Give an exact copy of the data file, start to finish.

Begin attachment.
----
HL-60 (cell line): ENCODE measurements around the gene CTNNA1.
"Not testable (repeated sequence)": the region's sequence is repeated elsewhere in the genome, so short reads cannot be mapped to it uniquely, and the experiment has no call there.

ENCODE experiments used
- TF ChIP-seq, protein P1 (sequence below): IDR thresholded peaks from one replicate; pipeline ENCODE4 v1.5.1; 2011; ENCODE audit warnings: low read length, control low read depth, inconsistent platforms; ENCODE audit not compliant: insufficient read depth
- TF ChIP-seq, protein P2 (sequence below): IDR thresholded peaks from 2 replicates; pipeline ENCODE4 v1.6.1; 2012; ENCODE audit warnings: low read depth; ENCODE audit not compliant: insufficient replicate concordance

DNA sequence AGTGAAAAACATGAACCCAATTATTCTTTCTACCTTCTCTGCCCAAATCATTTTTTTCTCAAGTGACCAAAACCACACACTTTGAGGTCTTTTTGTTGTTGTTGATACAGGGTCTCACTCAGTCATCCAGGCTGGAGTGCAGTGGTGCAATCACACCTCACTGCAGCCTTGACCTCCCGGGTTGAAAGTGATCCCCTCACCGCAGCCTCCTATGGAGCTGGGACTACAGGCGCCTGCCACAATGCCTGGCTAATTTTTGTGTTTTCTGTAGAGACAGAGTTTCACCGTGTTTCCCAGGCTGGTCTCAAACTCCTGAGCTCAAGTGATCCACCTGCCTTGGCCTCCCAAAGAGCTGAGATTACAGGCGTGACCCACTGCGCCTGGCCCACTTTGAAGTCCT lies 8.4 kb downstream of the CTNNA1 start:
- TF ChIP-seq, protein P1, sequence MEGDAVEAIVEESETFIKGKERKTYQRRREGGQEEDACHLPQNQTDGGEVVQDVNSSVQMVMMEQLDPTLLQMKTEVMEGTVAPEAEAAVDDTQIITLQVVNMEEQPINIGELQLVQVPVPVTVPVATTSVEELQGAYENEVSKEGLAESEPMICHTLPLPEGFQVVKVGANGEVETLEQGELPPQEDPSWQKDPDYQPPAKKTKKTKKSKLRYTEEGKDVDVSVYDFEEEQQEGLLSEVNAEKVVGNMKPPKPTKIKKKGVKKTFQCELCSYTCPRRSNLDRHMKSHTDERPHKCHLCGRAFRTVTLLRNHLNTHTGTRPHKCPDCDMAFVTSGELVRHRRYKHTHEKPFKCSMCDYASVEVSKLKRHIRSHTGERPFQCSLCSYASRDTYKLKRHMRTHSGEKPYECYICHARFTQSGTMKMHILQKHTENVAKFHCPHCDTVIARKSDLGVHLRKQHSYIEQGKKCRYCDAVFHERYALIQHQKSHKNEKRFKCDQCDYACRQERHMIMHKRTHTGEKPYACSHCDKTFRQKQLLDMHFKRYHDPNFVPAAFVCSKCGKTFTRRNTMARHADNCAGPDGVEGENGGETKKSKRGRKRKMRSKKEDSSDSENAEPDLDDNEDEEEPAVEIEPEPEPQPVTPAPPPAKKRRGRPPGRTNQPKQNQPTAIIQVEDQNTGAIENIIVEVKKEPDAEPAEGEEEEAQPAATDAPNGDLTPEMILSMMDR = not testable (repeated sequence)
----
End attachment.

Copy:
HL-60 (cell line): ENCODE measurements around the gene CTNNA1.
"Not testable (repeated sequence)": the region's sequence is repeated elsewhere in the genome, so short reads cannot be mapped to it uniquely, and the experiment has no call there.

ENCODE experiments used
- TF ChIP-seq, protein P1 (sequence below): IDR thresholded peaks from one replicate; pipeline ENCODE4 v1.5.1; 2011; ENCODE audit warnings: low read length, control low read depth, inconsistent platforms; ENCODE audit not compliant: insufficient read depth
- TF ChIP-seq, protein P2 (sequence below): IDR thresholded peaks from 2 replicates; pipeline ENCODE4 v1.6.1; 2012; ENCODE audit warnings: low read depth; ENCODE audit not compliant: insufficient replicate concordance

DNA sequence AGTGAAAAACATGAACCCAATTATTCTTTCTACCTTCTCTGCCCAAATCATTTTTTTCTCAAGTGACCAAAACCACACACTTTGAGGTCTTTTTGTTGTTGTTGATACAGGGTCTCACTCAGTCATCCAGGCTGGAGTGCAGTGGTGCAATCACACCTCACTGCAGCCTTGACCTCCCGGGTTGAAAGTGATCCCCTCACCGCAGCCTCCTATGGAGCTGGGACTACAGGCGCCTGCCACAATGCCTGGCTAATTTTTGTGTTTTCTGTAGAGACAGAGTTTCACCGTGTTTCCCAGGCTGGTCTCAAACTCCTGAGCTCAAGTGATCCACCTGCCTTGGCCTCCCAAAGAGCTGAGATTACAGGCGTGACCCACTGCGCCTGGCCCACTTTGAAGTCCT lies 8.4 kb downstream of the CTNNA1 start:
- TF ChIP-seq, protein P1, sequence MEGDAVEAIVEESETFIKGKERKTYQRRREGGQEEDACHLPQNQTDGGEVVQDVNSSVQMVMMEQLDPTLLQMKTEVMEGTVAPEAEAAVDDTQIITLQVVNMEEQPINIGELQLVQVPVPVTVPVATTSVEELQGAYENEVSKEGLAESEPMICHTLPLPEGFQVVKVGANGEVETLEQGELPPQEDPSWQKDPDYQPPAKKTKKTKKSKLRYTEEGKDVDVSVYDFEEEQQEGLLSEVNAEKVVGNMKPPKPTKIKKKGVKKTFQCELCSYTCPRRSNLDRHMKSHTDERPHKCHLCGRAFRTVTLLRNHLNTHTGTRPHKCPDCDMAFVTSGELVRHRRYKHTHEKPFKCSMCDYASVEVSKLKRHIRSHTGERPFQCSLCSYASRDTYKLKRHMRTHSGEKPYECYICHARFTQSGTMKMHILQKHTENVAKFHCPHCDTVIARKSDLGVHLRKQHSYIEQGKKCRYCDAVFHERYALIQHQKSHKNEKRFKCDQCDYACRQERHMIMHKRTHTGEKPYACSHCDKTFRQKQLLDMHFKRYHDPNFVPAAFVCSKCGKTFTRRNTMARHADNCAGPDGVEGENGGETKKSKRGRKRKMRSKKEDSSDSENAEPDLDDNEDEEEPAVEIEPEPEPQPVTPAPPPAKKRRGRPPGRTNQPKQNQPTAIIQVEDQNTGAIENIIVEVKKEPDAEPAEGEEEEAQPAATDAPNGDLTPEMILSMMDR = not testable (repeated sequence)